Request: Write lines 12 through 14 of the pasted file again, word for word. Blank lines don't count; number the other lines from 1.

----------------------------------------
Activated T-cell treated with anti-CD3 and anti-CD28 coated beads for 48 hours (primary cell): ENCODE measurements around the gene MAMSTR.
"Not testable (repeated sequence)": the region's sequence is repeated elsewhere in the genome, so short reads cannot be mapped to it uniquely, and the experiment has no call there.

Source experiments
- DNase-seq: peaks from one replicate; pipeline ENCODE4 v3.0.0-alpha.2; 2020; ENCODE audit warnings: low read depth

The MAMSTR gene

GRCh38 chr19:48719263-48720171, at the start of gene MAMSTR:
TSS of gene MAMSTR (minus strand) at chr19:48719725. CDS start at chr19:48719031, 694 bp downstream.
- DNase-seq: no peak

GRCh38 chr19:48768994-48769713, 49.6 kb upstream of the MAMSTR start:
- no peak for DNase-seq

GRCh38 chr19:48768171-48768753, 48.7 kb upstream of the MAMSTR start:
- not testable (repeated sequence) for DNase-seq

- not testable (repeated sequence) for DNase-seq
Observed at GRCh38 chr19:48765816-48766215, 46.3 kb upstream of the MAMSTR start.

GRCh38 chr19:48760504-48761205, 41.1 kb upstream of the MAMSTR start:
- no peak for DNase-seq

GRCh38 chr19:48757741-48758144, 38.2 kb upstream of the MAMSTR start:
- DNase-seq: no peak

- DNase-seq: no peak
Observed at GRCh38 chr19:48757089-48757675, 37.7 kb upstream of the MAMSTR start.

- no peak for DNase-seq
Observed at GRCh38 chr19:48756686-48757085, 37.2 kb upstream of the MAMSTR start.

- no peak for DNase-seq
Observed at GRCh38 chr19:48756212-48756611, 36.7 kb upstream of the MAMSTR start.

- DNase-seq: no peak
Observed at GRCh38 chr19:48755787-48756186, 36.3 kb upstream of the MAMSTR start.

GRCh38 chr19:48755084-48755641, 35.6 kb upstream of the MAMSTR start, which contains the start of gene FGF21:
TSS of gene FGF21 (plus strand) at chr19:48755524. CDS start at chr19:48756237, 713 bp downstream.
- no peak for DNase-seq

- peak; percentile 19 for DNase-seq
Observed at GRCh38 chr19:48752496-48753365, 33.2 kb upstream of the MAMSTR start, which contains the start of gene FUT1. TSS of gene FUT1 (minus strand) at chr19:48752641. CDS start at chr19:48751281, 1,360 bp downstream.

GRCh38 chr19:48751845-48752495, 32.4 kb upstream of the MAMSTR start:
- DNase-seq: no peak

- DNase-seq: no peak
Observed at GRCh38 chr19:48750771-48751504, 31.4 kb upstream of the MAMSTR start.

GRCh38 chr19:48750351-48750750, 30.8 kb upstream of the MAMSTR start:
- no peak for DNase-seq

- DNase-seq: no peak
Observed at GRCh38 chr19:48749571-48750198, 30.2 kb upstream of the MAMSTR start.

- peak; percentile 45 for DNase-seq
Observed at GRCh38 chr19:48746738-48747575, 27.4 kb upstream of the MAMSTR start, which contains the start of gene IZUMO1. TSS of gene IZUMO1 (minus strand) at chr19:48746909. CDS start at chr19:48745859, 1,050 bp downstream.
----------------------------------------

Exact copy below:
- not testable (repeated sequence) for DNase-seq

- not testable (repeated sequence) for DNase-seq
Observed at GRCh38 chr19:48765816-48766215, 46.3 kb upstream of the MAMSTR start.